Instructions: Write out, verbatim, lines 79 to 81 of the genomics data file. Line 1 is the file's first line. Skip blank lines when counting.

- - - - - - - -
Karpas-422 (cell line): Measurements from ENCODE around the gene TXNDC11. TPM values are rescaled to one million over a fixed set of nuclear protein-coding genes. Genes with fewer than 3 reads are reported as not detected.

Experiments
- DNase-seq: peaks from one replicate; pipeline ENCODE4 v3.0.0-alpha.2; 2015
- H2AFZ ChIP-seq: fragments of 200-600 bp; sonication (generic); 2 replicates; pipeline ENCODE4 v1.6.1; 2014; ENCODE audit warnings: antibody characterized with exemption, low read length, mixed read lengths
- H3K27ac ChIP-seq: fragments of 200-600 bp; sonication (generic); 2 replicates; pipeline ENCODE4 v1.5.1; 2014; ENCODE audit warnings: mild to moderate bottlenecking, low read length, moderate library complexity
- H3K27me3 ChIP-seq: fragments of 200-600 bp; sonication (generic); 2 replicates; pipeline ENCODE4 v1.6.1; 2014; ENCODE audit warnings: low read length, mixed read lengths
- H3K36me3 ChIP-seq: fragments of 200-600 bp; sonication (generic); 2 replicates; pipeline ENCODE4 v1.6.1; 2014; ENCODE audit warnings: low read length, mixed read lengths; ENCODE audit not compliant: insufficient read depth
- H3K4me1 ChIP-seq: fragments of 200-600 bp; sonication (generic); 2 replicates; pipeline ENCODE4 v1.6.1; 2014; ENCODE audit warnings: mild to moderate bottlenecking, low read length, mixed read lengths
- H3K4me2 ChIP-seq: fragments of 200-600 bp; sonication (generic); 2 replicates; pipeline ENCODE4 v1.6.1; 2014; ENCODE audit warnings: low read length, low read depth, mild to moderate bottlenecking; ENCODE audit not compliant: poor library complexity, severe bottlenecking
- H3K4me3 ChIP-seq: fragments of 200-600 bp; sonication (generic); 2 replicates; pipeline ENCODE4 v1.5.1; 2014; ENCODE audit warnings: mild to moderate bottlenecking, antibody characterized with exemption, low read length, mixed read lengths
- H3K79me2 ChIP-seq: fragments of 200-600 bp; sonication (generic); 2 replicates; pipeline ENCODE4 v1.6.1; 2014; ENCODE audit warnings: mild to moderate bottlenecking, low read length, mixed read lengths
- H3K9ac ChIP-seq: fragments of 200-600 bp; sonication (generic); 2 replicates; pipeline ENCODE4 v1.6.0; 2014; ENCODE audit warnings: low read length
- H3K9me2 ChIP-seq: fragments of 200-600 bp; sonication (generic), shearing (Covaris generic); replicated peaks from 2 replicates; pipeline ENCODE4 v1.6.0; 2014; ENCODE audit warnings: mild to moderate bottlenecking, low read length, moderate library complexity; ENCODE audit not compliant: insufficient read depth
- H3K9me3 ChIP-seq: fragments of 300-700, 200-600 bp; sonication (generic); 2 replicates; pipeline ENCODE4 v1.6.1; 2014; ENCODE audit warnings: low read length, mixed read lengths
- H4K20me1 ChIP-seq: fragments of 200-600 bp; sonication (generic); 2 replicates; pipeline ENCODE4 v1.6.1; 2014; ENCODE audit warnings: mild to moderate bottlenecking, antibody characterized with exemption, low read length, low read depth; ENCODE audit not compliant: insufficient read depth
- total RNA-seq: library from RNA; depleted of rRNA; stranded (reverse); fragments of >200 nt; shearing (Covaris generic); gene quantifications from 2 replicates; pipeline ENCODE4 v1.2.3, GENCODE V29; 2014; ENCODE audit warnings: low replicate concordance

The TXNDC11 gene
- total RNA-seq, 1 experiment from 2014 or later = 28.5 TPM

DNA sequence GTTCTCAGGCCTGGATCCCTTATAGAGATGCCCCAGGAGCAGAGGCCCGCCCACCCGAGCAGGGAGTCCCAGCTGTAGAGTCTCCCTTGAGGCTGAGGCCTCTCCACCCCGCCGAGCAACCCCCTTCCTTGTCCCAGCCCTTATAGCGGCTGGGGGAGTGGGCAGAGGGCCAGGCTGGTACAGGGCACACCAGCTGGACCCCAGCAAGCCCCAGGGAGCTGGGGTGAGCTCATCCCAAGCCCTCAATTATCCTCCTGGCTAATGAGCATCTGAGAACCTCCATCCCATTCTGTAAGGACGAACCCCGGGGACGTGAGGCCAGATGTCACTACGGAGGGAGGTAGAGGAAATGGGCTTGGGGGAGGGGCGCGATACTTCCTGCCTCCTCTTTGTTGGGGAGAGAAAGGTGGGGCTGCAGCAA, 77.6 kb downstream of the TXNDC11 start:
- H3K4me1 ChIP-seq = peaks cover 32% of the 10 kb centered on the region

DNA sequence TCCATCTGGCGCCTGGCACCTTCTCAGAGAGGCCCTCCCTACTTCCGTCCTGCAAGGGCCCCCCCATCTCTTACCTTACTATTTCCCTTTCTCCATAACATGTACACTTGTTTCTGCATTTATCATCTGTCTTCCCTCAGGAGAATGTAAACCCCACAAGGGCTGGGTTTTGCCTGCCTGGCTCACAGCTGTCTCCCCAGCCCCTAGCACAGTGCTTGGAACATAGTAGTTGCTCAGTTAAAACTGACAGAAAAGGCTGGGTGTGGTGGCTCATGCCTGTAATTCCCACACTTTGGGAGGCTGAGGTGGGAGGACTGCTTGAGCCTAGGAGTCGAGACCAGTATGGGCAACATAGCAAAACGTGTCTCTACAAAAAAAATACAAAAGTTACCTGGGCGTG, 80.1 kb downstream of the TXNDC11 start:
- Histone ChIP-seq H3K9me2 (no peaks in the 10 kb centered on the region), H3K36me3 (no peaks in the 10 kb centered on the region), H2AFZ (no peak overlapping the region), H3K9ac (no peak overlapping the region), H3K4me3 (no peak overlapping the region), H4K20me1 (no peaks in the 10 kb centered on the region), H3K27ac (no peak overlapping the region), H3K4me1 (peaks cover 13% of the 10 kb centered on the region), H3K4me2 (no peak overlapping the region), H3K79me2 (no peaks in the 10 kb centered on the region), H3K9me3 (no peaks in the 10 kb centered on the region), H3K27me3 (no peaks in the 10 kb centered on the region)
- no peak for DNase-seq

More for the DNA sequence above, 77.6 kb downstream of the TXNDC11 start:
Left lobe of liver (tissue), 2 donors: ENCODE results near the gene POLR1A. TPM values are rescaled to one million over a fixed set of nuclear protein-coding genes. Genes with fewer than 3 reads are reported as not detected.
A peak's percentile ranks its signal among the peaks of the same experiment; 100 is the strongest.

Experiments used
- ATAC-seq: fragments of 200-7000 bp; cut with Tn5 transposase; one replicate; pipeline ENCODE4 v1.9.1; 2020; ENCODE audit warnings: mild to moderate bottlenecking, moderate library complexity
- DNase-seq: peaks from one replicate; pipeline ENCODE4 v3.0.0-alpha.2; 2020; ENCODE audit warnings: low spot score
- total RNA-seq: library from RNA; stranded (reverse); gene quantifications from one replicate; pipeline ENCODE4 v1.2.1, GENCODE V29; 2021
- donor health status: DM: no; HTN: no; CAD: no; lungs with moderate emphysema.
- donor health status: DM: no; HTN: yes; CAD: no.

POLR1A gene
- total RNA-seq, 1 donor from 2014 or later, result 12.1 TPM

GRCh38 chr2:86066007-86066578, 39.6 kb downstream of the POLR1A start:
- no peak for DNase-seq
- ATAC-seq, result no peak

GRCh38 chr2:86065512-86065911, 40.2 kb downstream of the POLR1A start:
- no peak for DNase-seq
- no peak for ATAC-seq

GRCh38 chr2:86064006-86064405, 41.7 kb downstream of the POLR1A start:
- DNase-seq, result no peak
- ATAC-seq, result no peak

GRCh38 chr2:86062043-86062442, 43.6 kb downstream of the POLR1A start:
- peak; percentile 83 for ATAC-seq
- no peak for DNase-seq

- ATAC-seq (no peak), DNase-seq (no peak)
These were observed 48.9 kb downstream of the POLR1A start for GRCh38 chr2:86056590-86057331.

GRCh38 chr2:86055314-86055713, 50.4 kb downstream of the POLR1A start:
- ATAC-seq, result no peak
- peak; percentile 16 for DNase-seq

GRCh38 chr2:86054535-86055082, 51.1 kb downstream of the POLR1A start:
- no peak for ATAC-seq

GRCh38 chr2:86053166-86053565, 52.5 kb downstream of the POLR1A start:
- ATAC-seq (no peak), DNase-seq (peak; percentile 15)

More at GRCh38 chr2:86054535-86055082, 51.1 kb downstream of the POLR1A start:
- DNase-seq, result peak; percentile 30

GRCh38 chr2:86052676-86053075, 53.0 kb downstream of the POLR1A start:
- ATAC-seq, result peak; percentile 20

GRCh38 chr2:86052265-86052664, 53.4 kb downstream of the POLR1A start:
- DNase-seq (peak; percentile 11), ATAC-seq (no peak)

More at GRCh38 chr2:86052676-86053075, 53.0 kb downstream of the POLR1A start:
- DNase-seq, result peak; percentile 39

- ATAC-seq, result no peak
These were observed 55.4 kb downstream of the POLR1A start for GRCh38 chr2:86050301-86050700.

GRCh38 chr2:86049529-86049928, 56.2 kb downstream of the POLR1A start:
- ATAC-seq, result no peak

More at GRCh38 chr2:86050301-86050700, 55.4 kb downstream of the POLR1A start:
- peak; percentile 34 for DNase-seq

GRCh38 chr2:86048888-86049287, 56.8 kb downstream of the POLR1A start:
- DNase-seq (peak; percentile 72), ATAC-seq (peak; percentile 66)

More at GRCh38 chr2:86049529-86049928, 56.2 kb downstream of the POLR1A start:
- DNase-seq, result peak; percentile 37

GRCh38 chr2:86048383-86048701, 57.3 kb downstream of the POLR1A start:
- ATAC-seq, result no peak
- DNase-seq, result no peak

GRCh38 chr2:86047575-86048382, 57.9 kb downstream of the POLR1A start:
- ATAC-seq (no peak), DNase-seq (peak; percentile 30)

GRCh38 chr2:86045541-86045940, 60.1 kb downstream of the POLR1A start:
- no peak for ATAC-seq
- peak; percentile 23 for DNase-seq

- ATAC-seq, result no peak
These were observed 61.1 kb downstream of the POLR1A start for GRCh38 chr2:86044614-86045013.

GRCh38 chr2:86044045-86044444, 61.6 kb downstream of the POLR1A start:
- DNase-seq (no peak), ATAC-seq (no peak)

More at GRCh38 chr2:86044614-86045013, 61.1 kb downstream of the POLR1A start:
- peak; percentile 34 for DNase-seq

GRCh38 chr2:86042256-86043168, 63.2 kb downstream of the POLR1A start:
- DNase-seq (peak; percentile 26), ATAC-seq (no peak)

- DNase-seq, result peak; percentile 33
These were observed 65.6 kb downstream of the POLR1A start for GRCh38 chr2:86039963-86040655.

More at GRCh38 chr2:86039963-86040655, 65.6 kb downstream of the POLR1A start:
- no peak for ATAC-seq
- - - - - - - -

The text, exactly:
GRCh38 chr2:86045541-86045940, 60.1 kb downstream of the POLR1A start:
- no peak for ATAC-seq
- peak; percentile 23 for DNase-seq